Course Hero. "And Then There Were None Study Guide." Course Hero. 3 Oct. 2017. Web. 15 July 2018. <https://www.coursehero.com/lit/And-Then-There-Were-None/>.
Course Hero. (2017, October 3). And Then There Were None Study Guide. In Course Hero. Retrieved July 15, 2018, from https://www.coursehero.com/lit/And-Then-There-Were-None/
(Course Hero, 2017)
Course Hero. "And Then There Were None Study Guide." October 3, 2017. Accessed July 15, 2018. https://www.coursehero.com/lit/And-Then-There-Were-None/.
Course Hero, "And Then There Were None Study Guide," October 3, 2017, accessed July 15, 2018, https://www.coursehero.com/lit/And-Then-There-Were-None/.
The group realizes Vera's seaweed incident was meant to cover the sound of the gunshot that killed Justice Wargrave. They all go to bed, locking their doors, and the revolver shows up in Philip Lombard's drawer again. Everyone is locked in their room, frozen in terror, waiting for the sun to rise and worried they won't make it to the next day. Vera notices a big black hook on her ceiling, which is where the seaweed hung, and she begins to think about how she arranged for Cyril to try to swim to the rock without telling his mother. She figured if Cyril survived she would tell his mother he was lying, since Cyril often lied. She begins to feel as if Hugo, her former lover and Cyril's uncle, is in the room with her.
Ex-Inspector Blore sees the faces of all of the victims in his mind's eye, and then sees Landor's face. He remembers that Landor, who died in prison, had a wife and children, and wonders what happened to them. Then he hears footsteps in the hall. He runs out into the hall, and then he checks the doors of the other guests. Vera answers hers, as does Lombard, but there is no answer at Dr. Armstrong's door. Lombard and Blore go to search for him, taking the revolver, while Vera stays behind. She worries about how Armstrong might come back and get her or set the house on fire, and looks down to see if she can jump. She hears breaking glass, and then the men running up the stairs. They tell Vera that Armstrong is missing and there are only three little figurines left on the table.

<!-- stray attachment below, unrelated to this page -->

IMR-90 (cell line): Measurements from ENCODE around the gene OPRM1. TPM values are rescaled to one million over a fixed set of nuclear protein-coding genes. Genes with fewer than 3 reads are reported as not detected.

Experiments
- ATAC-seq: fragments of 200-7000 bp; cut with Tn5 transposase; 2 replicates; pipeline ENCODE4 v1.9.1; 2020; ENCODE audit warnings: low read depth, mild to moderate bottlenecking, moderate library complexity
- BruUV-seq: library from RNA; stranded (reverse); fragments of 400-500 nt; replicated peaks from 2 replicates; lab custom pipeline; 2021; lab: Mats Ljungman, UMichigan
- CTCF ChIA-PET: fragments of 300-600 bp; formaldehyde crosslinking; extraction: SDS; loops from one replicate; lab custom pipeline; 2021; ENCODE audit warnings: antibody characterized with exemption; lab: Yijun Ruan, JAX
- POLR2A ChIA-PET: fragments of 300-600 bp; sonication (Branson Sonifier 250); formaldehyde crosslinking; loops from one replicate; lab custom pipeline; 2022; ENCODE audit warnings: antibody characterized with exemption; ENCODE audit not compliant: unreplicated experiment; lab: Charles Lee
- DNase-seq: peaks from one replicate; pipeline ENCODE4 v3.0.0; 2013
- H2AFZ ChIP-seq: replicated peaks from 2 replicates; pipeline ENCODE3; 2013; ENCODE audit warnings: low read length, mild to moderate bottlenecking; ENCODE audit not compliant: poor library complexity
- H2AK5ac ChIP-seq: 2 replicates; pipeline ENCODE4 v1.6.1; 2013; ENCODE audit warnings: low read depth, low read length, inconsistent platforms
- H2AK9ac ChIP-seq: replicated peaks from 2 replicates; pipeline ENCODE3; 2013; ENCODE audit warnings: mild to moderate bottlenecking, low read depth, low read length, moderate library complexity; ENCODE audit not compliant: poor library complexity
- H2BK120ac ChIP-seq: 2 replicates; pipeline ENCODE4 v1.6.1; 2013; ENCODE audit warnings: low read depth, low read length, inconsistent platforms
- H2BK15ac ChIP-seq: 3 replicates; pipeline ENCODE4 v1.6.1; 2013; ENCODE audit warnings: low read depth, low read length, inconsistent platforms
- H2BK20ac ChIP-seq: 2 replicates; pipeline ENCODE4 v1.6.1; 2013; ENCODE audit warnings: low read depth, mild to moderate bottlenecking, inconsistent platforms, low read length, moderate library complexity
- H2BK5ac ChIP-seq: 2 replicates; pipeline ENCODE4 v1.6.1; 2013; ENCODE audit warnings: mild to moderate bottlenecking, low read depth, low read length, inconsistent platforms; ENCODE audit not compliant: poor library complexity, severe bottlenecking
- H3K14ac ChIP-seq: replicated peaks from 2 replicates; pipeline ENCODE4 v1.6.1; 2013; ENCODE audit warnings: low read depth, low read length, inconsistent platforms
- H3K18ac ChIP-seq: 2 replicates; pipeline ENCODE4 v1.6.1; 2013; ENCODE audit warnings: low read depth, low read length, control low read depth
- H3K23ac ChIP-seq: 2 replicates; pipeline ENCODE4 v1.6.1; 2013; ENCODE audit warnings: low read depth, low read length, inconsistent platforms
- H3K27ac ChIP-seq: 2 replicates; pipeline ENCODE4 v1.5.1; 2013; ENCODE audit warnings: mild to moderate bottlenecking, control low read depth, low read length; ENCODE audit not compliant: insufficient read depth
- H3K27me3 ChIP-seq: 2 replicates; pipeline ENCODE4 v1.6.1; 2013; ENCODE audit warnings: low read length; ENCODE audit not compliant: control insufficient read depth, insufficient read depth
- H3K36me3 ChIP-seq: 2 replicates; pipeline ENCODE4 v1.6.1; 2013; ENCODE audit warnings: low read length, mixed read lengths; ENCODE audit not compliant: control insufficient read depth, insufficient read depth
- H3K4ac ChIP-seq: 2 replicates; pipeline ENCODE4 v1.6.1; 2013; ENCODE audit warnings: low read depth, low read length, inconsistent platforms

Blore's bravery shows in this chapter, because he risks his life going out into the hallway to chase the murderer. He thinks that because Dr. Armstrong is not in his room he must be the murderer. Vera, waiting for the men to come back, wonders if Armstrong might show her wounded bodies of the men and claim they were dead, which is an interesting theory that may prove useful to someone later but is of no use to her now.
The big black hook on Vera's ceiling is a clue as to when she might be a victim. The rhyme, as usual, is the place to go for clues. Another figurine is gone, and this must mean Armstrong is dead, but the three remaining guests don't think of that. Why would a figurine go missing if the missing person is not dead?
Vera's self-reflection reveals just how intricate her plot was to get rid of Cyril, and this time, thinking about the crime, she begins to think Hugo is in the room with her. This hallucination foreshadows how tormented Vera will become because of her guilt. Christie has done this with several other characters as well—as the character nears their final hours, readers learn more about the character's guilt in the death of another. At first, Christie paints them not necessarily as innocents, but certainly not as cold-blooded murderers. As time goes on, however, and readers learn more about their plots and premeditations, as well as their excuses for murder, sympathy for the plight of the characters lessens. Now rather than feel sorry for them, readers may feel that justice is being done. Readers now can consider whether they feel comfortable about losing sympathy for the guests about to be murdered. Moral dilemmas such as this are some of the most interesting aspects of murder dramas.